“Their basics are a little pricey,” she said. “And their statement pieces are just so branded that if I got a dress at J. Crew five of my friends would say, ‘So-and-so has that dress,’ and that’s not what I want in clothes.”
Creative director Jenna Lyons, a style icon who appeared on the hit HBO show “Girls” and is a walking advertisement for J. Crew, is under pressure to recapture her fashion mojo. She may be counting on the fall collection, which includes slim-fitted coats in an array of hues and wide cropped pants.
The company reported a first-quarter net loss of $30.1 million, compared with income of $29.3 million a year earlier. Revenue rose 4.9 percent to $592 million as gross margin slipped to 38.7 percent from 44.7 percent. J. Crew incurred a one-time refinancing loss of $36 million in the quarter.
Citigroup Inc. credit analyst Jenna Giannelli projects earnings before interest, taxes, depreciation and amortization of $294 million for the current fiscal year, down 21 percent from last year. If operating results continue to decline, the company said this month that it may write down the value of the business.
While J. Crew funded the first dividend with cash on hand, it boosted debt by half a billion dollars to $2.05 billion to pay the second one. Cash generation has shrunk, with free cash flow after interest falling to about $40 million in the 12 months ended May 3. The company had $128 million of working capital at the end of the first quarter and a $250 million credit line.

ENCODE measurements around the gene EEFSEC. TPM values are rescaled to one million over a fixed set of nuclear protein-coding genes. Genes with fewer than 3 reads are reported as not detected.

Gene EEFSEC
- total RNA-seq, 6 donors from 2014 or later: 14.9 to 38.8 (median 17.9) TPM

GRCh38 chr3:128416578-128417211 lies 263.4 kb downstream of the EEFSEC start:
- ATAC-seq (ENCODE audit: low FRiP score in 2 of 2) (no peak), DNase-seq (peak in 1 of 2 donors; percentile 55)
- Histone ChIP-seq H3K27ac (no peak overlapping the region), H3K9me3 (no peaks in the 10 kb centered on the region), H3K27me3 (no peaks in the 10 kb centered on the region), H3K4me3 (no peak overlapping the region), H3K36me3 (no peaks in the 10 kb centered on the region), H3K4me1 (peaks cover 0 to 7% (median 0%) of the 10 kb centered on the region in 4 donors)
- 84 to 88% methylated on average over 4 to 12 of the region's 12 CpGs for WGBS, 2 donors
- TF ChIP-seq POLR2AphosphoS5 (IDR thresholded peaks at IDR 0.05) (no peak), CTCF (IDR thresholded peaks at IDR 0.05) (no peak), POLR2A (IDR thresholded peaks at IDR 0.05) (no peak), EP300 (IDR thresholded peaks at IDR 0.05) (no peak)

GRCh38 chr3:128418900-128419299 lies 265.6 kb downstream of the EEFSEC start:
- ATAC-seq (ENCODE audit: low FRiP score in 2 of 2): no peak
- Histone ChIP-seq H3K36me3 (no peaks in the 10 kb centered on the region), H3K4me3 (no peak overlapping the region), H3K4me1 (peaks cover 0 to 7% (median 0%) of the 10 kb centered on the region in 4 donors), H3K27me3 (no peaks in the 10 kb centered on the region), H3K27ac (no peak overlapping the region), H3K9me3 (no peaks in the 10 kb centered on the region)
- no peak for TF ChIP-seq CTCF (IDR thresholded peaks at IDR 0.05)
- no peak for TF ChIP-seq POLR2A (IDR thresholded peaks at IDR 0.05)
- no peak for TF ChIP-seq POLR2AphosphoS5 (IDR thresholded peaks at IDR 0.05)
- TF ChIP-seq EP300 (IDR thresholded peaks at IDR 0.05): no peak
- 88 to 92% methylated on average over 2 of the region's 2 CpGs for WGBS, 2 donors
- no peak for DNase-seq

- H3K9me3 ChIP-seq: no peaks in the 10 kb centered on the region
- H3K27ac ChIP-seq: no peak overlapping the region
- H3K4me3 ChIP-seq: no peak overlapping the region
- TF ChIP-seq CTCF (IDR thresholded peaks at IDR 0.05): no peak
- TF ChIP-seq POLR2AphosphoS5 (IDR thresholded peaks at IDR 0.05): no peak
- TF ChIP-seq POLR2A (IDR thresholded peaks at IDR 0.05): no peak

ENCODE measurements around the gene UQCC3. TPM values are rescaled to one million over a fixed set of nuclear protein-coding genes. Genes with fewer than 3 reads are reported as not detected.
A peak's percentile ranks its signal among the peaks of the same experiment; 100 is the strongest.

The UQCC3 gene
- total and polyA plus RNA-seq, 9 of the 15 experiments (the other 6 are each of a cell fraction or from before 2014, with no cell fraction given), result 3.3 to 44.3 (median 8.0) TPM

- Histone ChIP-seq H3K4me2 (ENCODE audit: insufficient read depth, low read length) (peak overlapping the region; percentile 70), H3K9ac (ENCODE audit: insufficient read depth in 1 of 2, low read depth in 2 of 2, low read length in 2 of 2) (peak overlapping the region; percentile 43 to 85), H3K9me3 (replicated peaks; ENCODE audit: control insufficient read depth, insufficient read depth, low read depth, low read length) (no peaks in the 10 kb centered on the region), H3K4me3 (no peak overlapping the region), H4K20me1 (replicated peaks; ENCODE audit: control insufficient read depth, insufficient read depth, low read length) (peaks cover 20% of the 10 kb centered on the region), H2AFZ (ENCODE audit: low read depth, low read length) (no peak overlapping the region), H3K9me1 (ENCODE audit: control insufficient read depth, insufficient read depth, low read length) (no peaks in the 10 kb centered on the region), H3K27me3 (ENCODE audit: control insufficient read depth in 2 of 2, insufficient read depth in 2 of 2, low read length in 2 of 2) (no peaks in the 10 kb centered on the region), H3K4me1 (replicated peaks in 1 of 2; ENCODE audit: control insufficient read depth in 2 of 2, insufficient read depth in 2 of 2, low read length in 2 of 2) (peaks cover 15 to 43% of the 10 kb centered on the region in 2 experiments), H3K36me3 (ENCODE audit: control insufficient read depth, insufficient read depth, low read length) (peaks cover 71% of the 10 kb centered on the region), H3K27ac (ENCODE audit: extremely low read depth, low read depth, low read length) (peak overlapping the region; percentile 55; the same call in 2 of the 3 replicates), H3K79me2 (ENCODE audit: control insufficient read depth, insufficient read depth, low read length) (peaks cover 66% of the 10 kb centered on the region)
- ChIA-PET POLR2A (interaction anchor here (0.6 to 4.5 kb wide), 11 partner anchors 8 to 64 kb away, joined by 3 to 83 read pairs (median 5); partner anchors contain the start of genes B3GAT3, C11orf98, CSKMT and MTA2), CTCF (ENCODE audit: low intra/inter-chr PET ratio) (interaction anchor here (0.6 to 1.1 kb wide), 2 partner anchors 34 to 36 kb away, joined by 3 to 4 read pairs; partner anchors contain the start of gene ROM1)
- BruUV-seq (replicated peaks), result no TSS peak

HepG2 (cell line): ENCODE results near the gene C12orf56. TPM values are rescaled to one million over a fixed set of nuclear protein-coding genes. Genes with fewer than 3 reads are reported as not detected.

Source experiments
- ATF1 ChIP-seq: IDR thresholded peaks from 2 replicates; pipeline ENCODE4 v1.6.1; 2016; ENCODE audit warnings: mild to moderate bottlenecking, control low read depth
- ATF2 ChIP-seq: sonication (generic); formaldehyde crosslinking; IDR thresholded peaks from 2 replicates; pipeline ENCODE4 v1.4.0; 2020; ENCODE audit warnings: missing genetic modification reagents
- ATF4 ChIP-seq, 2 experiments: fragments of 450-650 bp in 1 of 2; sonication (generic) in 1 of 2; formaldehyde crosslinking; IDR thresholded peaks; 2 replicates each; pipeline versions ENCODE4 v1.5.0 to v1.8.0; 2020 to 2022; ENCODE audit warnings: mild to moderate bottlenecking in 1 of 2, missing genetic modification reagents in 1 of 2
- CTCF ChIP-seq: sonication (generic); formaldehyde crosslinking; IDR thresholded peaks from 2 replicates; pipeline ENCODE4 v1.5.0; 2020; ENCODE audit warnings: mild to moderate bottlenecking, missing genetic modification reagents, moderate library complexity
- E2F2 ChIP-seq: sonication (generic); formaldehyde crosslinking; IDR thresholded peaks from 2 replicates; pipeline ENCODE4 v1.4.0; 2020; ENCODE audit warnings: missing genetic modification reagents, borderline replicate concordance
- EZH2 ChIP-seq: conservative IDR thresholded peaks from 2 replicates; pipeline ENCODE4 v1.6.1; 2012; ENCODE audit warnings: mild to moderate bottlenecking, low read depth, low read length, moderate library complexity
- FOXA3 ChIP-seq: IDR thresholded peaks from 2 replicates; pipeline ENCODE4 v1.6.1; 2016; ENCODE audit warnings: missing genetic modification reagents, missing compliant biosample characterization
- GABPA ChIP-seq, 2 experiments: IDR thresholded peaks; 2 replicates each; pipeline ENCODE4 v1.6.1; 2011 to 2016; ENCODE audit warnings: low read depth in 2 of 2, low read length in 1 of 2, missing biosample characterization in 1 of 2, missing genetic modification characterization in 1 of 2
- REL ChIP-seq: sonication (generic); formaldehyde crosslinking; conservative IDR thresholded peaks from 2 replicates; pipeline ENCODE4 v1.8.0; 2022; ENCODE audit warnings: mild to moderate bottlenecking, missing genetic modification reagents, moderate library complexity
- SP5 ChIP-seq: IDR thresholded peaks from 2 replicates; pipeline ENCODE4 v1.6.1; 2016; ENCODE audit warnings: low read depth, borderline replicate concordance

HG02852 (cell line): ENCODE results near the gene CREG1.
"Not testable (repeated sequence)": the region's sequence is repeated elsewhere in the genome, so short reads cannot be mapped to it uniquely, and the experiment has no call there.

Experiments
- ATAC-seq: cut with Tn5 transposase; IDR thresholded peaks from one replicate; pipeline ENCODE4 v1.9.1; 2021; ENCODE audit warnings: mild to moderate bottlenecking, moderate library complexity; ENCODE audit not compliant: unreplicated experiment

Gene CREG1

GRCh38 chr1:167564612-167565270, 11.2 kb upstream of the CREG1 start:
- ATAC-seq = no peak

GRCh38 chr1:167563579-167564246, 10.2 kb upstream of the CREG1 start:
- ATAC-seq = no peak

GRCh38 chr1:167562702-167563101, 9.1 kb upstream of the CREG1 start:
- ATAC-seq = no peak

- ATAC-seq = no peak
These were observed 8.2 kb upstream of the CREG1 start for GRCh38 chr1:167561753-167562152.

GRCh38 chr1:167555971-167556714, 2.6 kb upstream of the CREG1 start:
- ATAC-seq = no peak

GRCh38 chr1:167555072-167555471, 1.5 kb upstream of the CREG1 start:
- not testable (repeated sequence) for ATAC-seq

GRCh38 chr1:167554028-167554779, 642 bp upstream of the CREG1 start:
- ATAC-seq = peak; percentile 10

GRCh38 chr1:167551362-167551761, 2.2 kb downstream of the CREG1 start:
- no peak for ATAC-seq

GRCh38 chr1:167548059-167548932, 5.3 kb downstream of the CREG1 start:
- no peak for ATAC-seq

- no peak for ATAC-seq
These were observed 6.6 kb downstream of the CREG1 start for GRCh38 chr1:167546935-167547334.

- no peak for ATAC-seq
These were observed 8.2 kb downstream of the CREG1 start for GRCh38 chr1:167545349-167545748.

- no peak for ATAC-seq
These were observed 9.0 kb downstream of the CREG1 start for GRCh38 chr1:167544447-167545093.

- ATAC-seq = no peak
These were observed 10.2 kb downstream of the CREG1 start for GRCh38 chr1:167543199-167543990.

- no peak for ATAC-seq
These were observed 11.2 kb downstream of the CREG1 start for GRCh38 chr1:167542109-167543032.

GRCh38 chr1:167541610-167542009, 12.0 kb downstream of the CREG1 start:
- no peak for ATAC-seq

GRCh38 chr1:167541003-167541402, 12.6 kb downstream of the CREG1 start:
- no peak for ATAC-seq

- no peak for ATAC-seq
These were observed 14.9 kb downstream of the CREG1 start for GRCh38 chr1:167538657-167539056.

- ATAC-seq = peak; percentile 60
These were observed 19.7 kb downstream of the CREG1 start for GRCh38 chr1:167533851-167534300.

Like many U.S. apparel chains, J. Crew is looking abroad for growth. The company operates three stores in London, two in Hong Kong that opened in May, and 12 in Canada. In an interview in Hong Kong last month, Drexler said he’s targeting capital cities, including Paris, where the chain plans to open one or two locations by the end of 2015.
“The ambition is to go slow and do it well with great integrity, and not do it quickly and lose the quality control,” he said. “When we see the right location, we will take a shop. We’re not looking everywhere and anywhere.”
Beder said Drexler is smart to do the international push while the company is private because of the ramp-up costs. Capital spending has surged 35 percent since fiscal 2011.
Still, because J. Crew is a “uniquely driven American product, we’ll have to wait and see if it resonates with Europeans and Asians,” Beder said.
In a statement today, a J. Crew representative said: “We are very pleased with the performance of our initial stores in both the U.K. and Hong Kong which are exceeding expectations and rivaling some of our best stores here in the U.S. We’re also excited to explore new markets in both Europe and Asia to open additional stores where we find great locations.”
On a recent Saturday afternoon, J. Crew’s store on London’s fashionable Regent Street was a quiet oasis after the crowded street; none of the checkouts was permanently staffed.
David Anthony, a 46-year-old display manager at a chain of coffee shops, was among the handful of customers browsing the store. He found a cardigan he liked but wasn’t prepared to drop 248 pounds ($420).
“Why should I pay that kind of money if I can get something not dissimilar at Zara or H&M?” he said.
(An earlier version of this story was corrected because it said J. Crew’s losses were mounting when the company lost money only in one quarter.)